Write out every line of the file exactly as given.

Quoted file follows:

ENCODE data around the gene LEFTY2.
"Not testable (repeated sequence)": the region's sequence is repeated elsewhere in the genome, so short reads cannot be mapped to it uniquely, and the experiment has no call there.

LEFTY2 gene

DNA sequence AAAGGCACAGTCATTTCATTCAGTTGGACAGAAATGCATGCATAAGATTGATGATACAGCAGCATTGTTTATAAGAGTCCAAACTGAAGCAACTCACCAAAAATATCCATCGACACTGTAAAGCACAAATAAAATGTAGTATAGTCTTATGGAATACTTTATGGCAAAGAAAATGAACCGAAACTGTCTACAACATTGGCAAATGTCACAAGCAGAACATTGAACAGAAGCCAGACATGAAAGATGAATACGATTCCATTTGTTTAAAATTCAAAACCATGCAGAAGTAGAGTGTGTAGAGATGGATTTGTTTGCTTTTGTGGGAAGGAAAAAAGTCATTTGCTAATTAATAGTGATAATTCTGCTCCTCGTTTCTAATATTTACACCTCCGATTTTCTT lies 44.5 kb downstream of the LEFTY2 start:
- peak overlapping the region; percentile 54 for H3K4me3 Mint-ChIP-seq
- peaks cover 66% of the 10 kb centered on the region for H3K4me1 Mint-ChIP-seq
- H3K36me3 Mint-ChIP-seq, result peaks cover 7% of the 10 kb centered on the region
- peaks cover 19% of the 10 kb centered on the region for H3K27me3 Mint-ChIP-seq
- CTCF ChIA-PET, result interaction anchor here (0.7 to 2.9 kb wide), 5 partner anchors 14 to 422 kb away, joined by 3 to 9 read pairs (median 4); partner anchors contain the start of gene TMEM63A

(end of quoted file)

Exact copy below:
ENCODE data around the gene LEFTY2.
"Not testable (repeated sequence)": the region's sequence is repeated elsewhere in the genome, so short reads cannot be mapped to it uniquely, and the experiment has no call there.

LEFTY2 gene

DNA sequence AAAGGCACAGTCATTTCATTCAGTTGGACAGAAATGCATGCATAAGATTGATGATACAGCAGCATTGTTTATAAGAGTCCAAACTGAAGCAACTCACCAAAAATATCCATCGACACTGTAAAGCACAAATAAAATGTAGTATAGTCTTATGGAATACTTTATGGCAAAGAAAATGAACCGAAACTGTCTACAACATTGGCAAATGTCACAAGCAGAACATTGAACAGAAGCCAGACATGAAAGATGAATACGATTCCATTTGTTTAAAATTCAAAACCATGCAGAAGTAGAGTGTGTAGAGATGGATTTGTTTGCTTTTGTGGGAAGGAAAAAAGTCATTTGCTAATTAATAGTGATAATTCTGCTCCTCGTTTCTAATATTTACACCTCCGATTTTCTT lies 44.5 kb downstream of the LEFTY2 start:
- peak overlapping the region; percentile 54 for H3K4me3 Mint-ChIP-seq
- peaks cover 66% of the 10 kb centered on the region for H3K4me1 Mint-ChIP-seq
- H3K36me3 Mint-ChIP-seq, result peaks cover 7% of the 10 kb centered on the region
- peaks cover 19% of the 10 kb centered on the region for H3K27me3 Mint-ChIP-seq
- CTCF ChIA-PET, result interaction anchor here (0.7 to 2.9 kb wide), 5 partner anchors 14 to 422 kb away, joined by 3 to 9 read pairs (median 4); partner anchors contain the start of gene TMEM63A